In the 21 years since Sept. 11, 2001, Americans have relied on wartime tropes to understand the tragedy: “Ground Zero” conjured images of nuclear detonation; the dead were described as “fallen heroes”; the proliferation of American flags served as a visual symbol of unity; we conjured up a “war on terror” in response. We used these tropes to create a sense of solidarity, something we’ve also attempted with less impressive results throughout the coronavirus pandemic. In the last two years, calls for unity and common purpose have centered on the same talk of victory and defeat that permeated 9/11 discourse. Vaccines and therapeutics have been figured as weapons, and viral surges described as covid’s “counterattack.” We’ve been at “war” with a cartoon spiky orb, and we’ve been losing.
The way we speak about the pandemic comes straight from the conceptual mold of 9/11 — the last crisis we can remember fondly for the way it brought us all together, if only for a while. Such rhetoric was stunningly effective at convincing the vast majority of Americans at the time that military actions were not only justified but a necessary response to the attacks. That focus, however, left us blind to the extent of the internal damage, including the suffering of those such as sick first responders and civilians. While similar martial metaphors have failed to unite us as successfully throughout the pandemic, they may still serve to obscure pain and loss.
Framing major domestic disasters through the lens of war occludes a role for civilians on the front line, displacing them from our national narratives. In fact, thanks in large part to community advocacy, only recently has the 9/11 commemorative story been modified to include those who are suffering from or have died of 9/11-related illnesses like cancer, respiratory and gastrointestinal illness, and other health issues caused by inhaling toxic dust. Such health problems began emerging in the early days of the World Trade Center cleanup, but they broke into public consciousness only after being championed by comedian Jon Stewart on “The Daily Show” in 2010, nine years after the attacks.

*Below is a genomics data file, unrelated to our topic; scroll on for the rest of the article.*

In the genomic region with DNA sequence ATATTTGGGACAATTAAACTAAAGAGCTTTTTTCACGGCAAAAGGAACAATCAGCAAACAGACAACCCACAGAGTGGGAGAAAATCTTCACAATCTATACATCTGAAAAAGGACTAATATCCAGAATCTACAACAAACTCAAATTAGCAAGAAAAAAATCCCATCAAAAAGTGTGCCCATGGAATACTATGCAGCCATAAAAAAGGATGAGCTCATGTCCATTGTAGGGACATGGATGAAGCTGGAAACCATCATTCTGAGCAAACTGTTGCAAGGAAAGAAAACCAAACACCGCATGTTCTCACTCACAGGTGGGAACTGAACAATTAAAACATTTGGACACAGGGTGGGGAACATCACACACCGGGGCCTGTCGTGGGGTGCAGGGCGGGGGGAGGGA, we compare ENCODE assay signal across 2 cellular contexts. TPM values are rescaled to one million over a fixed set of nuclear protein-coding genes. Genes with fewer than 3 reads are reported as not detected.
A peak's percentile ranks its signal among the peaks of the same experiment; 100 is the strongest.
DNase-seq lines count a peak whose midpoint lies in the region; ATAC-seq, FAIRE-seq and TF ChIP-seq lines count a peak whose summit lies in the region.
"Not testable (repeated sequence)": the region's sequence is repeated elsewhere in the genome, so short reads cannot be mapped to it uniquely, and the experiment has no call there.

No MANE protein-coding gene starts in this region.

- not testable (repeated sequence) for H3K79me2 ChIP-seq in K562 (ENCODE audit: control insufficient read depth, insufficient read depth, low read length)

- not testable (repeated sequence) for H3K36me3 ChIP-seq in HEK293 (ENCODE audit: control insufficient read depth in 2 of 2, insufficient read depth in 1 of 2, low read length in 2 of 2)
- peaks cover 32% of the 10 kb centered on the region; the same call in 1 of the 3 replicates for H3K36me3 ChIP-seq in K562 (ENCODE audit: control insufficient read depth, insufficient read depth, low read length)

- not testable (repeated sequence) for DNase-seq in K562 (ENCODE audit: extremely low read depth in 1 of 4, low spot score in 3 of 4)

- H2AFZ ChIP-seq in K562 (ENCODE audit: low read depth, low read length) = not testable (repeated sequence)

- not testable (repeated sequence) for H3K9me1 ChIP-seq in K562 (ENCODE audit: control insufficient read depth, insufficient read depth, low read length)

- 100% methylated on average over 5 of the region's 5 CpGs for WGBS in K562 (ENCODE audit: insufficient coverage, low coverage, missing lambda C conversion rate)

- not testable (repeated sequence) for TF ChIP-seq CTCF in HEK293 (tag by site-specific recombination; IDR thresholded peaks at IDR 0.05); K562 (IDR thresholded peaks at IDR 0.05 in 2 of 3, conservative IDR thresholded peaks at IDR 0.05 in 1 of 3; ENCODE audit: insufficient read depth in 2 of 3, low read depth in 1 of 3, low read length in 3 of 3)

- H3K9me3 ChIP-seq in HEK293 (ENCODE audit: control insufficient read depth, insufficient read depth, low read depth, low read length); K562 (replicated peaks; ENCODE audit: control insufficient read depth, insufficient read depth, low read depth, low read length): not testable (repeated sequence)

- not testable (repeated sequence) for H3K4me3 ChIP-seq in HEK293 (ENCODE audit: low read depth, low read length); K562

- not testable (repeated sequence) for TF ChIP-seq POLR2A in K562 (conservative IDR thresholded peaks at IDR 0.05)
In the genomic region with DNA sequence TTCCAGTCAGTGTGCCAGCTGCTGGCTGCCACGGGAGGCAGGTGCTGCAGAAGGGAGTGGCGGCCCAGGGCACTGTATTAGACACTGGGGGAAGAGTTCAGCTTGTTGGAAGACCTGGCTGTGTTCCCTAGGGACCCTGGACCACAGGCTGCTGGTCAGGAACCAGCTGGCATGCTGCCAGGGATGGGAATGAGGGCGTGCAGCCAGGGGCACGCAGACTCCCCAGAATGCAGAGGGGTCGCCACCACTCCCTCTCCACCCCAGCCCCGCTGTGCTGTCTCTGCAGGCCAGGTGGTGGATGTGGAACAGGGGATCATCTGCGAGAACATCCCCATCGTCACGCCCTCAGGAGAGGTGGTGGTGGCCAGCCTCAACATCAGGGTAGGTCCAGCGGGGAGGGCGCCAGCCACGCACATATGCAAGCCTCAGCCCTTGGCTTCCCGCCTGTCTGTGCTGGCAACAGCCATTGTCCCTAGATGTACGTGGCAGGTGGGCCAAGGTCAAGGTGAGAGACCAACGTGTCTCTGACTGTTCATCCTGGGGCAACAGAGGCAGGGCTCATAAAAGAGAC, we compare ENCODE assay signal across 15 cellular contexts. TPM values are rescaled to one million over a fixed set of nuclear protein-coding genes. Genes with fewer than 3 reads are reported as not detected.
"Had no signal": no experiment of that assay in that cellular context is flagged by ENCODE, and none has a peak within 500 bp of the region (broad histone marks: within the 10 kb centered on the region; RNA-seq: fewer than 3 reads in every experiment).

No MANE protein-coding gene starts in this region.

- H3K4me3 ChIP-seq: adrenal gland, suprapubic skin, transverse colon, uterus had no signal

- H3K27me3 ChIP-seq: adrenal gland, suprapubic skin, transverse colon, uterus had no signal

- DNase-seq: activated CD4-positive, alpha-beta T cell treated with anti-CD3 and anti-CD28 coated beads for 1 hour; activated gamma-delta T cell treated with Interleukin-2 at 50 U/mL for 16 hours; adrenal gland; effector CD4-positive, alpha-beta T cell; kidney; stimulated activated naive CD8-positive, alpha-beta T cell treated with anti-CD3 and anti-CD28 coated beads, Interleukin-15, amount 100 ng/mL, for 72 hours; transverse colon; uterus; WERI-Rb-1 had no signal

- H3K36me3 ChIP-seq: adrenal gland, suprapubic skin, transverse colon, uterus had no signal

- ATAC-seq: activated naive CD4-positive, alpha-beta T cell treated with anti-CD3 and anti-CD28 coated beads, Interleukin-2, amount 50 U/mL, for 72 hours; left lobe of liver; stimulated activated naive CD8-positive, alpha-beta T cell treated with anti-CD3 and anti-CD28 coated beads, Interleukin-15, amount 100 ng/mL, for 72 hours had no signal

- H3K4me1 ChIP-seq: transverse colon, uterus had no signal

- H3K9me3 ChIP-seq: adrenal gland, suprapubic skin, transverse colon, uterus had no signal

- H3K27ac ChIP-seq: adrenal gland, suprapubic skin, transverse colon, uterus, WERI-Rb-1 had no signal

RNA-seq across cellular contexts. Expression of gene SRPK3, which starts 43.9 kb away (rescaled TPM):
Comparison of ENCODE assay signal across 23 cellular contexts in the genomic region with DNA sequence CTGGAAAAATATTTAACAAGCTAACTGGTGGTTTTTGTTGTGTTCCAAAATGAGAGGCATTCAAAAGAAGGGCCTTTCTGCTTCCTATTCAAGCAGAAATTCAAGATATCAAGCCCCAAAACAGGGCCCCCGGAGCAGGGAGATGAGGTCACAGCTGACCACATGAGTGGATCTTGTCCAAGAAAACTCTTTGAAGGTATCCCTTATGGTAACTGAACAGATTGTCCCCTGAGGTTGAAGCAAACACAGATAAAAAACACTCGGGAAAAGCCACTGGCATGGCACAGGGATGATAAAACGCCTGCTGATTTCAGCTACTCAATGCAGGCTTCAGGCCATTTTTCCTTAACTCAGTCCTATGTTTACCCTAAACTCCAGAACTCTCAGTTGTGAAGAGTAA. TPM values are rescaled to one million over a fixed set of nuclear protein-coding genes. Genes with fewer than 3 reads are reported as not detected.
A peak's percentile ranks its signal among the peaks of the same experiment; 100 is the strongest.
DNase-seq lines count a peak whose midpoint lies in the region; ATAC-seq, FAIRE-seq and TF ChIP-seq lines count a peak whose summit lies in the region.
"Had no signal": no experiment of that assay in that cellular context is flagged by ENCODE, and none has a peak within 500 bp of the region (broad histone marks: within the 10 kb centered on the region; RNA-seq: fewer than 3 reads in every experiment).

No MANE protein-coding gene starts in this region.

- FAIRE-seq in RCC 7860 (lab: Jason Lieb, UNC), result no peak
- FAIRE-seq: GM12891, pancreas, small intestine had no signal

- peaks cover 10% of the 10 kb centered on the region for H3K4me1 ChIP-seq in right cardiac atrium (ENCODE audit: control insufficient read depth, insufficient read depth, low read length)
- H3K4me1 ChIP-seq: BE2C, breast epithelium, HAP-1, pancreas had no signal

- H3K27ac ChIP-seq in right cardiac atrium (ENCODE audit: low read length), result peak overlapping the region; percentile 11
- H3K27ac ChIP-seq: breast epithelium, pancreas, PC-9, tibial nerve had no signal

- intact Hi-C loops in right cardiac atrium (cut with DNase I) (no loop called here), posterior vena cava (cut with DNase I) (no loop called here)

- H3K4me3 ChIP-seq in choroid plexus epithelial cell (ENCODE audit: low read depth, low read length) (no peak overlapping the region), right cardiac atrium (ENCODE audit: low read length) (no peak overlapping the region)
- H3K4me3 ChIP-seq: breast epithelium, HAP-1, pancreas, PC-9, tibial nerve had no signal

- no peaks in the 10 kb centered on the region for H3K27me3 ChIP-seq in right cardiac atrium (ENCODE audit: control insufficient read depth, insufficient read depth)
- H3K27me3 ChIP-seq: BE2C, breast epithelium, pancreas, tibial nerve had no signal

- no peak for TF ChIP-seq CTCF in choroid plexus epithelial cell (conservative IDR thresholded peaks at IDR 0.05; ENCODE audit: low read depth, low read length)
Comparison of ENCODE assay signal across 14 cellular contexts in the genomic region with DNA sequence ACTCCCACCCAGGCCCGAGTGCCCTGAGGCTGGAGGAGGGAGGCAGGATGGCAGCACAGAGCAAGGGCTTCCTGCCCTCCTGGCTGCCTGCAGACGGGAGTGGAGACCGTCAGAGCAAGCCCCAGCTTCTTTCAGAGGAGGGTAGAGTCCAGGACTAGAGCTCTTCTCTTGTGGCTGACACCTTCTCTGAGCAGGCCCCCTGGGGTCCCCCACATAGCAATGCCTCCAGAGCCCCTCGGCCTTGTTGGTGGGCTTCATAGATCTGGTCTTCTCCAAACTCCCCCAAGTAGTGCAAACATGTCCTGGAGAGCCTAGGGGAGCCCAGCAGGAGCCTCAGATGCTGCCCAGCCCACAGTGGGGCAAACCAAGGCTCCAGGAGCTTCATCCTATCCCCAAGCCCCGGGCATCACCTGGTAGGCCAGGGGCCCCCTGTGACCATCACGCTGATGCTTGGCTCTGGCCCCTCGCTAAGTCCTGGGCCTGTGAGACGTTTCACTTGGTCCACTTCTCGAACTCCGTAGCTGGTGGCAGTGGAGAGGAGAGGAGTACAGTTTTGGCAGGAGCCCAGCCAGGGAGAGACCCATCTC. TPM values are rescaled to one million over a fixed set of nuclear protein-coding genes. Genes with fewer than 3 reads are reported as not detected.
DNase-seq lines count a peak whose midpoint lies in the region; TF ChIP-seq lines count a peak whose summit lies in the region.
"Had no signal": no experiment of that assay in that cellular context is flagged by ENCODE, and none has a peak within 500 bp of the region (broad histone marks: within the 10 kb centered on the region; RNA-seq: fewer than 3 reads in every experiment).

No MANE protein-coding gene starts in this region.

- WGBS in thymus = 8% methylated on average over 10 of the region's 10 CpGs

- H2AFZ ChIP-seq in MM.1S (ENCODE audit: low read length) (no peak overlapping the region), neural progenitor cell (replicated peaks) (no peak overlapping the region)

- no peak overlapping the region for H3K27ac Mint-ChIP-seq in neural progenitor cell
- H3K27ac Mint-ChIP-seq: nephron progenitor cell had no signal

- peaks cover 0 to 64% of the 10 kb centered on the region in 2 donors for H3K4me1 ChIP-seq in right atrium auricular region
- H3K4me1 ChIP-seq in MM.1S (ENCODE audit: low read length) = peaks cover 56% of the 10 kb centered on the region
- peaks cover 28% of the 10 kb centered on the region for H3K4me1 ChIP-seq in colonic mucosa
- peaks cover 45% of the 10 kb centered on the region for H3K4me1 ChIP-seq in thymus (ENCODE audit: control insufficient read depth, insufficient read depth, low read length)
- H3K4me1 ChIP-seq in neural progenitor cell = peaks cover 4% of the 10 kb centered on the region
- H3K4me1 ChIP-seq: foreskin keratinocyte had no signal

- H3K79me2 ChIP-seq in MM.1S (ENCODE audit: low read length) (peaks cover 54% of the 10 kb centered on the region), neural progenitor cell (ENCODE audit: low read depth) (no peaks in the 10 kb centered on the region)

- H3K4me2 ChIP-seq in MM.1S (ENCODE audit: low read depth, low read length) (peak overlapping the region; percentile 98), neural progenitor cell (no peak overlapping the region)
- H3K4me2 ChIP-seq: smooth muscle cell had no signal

More broadly, recognition for 9/11’s second wave of victims has come after a decades-long struggle to secure care for those who cleaned up the World Trade Center site, and for those who lived, worked and attended school in Lower Manhattan’s toxic air in the aftermath of the towers’ collapse. All were assured by their own government that the air was safe to breathe. (Despite insufficient data, the Environmental Protection Agency announced within a week of the attacks that the air was safe, a claim that was debunked in 2003 in a report by the EPA inspector general.) All saw their concerns roundly ignored by those in power, even as officials invoked 9/11 to justify expensive interventions abroad.
But even though the wartime pomp of 9/11 made it harder to see this domestic tragedy unfolding, that same language has been critical for those seeking recognition. First responders had to lean heavily on their Bush-era depiction as the “first soldiers in the war on terror” when they went to Washington seeking care for their post-9/11 health issues. Others for whom that ready-made frame was a poor fit had to adapt their messaging in an almost comical exercise in creative marketing. The more than 300,000 civilians who breathed in the toxic air of Lower Manhattan after the attacks found that the only way to amplify public awareness of their illnesses was to position themselves as different kind of soldiers — troops in the fight to save the economy (a position that played into Rudy Giuliani’s assertion that “the resilience of life in New York City is the ultimate sign of defiance to terrorists”). But while the fantasy of toughing it out in wartime may have helped these patients achieve recognition, it was also what exposed them to danger in the first place. The media at the time highlighted their “brave” return to schools and homes, fulfilling their patriotic duty of “getting back to normal” as quickly as possible, breathing air they were promised was safe.